Many times, it's not just the potential employee that feels that sting of anxiety on interview day. A good number of managers’ worry they aren’t skilled enough or confident enough with the interview process, making them think that they're not very good at interviewing at all. We've all been in that position, and even though it seems silly to think about both parties at an interview being nervous, it's the reality in most cases. Whether that truth helps ease some anxiety or not, we're not sure, but we do know that this guide will help you learn how to interview someone with less stress and more success.
Job interviews don't have to be intimidating, and they certainly don't have to be stressful Our quick and easy guide on how to interview someone should help make your next round of interviewing go smoother, be more effective, and help you snag the best employees for your company.
Before conducting a job interview, be sure you know exactly what type of person you want for the position that needs to be filled. What qualifications should they have? Is this position one that can be taught on the job, or should they have experienced before they come through the door? Understanding the specifics of the job before the candidates arrive is key to being prepared for employee interviews. Keep a bullet list on your desk during the interview to help lower your stress, keep you on your toes, and bring that aura of confidence every manager should have. Key points to the job description, a list of the desired traits and experience, and a list of short questions will help keep the interview on track. Try a few fact-based questions to gauge your applicant's knowledge of your industry, and a few hypothetical questions—What would you do in this situation? You can also throw in one or two stress questions to help see how they would react in a confrontational situation; but try not to do too many of these, as they tend to come off as very aggressive and can scare away great employees. A stress question would be something like "Can you name five reasons why I should hire you?"
The next thing to consider when planning how to approach employee interviews is choosing what type of interview is best. While phone, email, and video chat interviews are becoming more popular in many industries, your specific industry may need face time. If your staff will be interacting in person, either behind the scenes on the team or directly with customers, you need to see how each applicant behaves in your presence, how they carry themselves, and how well they communicate. While interview rooms aren't the same environment your potential staff member will be working in; it's a stressful time and you can get a good feeling of how they'll handle the stress of dealing with customers. That's not to say you should make your applicant uncomfortable on purpose, but do pay attention to how they act while you're conducting an interview, and you'll have a good idea how they'll likely behave on the job.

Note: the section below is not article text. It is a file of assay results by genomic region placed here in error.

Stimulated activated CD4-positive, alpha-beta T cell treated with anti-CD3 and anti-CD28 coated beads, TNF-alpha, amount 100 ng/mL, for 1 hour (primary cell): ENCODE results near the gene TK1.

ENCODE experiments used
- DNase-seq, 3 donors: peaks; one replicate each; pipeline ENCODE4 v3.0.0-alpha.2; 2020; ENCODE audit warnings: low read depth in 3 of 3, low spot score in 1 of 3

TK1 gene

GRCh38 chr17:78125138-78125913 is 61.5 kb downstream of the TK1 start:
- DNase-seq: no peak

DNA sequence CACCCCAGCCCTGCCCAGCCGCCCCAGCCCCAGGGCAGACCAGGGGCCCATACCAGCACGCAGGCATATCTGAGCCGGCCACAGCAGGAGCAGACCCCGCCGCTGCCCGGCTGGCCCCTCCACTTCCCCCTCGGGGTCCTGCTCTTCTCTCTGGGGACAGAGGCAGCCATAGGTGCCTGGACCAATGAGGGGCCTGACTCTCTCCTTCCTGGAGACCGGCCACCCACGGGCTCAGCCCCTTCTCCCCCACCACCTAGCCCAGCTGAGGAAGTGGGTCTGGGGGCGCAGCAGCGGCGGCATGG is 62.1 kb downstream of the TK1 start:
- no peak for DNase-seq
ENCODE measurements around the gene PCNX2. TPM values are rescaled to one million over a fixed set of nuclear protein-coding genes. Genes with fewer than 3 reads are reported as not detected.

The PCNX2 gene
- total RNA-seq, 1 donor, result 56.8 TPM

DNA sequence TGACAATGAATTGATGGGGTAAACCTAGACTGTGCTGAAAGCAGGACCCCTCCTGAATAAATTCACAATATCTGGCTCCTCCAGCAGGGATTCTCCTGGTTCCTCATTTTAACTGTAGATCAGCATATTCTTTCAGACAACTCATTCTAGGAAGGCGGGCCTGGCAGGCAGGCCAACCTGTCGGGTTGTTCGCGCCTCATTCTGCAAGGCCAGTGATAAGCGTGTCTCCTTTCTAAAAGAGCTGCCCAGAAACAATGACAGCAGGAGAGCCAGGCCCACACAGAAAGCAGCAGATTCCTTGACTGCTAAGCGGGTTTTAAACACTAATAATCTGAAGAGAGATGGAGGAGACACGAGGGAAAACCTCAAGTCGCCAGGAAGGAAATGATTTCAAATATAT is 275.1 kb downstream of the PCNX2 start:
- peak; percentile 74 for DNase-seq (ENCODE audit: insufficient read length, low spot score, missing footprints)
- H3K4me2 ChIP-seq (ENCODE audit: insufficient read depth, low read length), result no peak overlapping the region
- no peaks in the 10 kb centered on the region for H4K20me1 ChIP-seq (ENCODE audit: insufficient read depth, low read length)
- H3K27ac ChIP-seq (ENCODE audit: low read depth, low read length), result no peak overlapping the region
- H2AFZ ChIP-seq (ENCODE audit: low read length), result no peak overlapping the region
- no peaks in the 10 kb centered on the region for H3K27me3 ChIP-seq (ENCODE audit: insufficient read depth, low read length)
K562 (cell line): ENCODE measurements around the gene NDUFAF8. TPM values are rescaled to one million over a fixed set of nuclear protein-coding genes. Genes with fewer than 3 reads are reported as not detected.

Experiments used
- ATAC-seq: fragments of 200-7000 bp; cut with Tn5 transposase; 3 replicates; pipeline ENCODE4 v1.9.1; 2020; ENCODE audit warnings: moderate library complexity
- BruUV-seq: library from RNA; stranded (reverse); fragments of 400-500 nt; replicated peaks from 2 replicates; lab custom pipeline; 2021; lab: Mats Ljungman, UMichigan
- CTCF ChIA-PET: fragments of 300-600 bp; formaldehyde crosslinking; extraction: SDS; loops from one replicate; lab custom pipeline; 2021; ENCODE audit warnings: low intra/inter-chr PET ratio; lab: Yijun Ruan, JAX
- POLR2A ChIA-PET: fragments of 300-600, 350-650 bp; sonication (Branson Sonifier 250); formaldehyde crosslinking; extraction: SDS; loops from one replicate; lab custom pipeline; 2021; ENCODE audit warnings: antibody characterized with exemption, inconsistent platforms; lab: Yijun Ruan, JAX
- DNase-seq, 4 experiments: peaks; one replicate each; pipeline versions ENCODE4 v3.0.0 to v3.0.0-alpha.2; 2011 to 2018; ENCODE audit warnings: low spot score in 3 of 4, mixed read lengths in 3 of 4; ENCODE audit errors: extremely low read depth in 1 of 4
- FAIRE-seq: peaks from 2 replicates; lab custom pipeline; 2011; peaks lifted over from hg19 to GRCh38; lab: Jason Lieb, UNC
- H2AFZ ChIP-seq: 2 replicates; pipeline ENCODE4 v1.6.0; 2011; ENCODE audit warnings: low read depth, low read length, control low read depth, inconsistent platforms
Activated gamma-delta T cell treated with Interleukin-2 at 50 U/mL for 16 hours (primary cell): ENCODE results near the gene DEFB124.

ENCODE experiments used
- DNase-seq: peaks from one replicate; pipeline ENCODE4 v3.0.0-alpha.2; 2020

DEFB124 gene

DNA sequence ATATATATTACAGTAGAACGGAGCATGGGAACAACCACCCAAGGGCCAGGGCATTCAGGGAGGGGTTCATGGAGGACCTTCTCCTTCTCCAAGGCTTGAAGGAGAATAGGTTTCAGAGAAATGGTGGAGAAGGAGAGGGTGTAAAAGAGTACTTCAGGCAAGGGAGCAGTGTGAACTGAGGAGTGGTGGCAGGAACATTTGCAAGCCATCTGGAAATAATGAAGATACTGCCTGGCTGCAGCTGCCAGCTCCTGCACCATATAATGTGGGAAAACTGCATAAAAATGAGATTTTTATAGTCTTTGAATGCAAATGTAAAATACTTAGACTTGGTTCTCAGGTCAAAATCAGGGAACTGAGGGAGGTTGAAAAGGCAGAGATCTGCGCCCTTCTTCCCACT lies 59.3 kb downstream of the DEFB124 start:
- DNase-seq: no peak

When considering how to interview someone, think of how you might feel in his or her shoes. Knowing what will happen and in what order is a good way to help calm both the interviewer and the applicant. Consider setting a schedule when conducting an interview. When your applicant arrives, welcome them and let them know the basic schedule. You could say, for example, "We'll do a quick introduction to get to know one another, I'll ask a few questions, you'll have a chance to ask some questions yourself, and then we'll wrap it all up. Sound good?" It's friendly, informative, and lets the applicant know that you don't plan on dragging this on forever, all while keeping you in control and showing your confidence in the interview process.
When you’re conducting an interview and it's going very well, it can be easy to forget your job to decide who's the best candidate for the job. Just because someone is great at interviews doesn't necessarily mean they'll make a great employee. For that reason, before conducting employee interviews, define a rating system that you can quickly jot down during the interview and later review. Having a set system helps compare potential employees side by side, reducing the stress of having to remember what you liked about them and what you didn't like. How you setup your rating system will depend on what aspects of the specific job you feel are most important. Some examples might be years of experience, types of past jobs, and past work with any competitors or similar organizations.
We mentioned having a list handy when deciding how to interview someone, but there's an easier and more professional way to handle this aspect. Using a productivity app is a great option for keeping track of things you need to ask and jotting down notes on your candidates. You can use employee tracking software to track potential employees, too, not just current ones. A good productivity app will be flexible and allow you to adjust its features to fit your needs; even better, apps keep everything in the cloud for easy sharing and safe data storage. Check out Hubworks' Zip Schedules and other cloud-based business management apps to help streamline every aspect of your business. Sign up for a free 14 day trial to get a feel for how Hubworks can help you save time, money, and gain control of your essential business processes.
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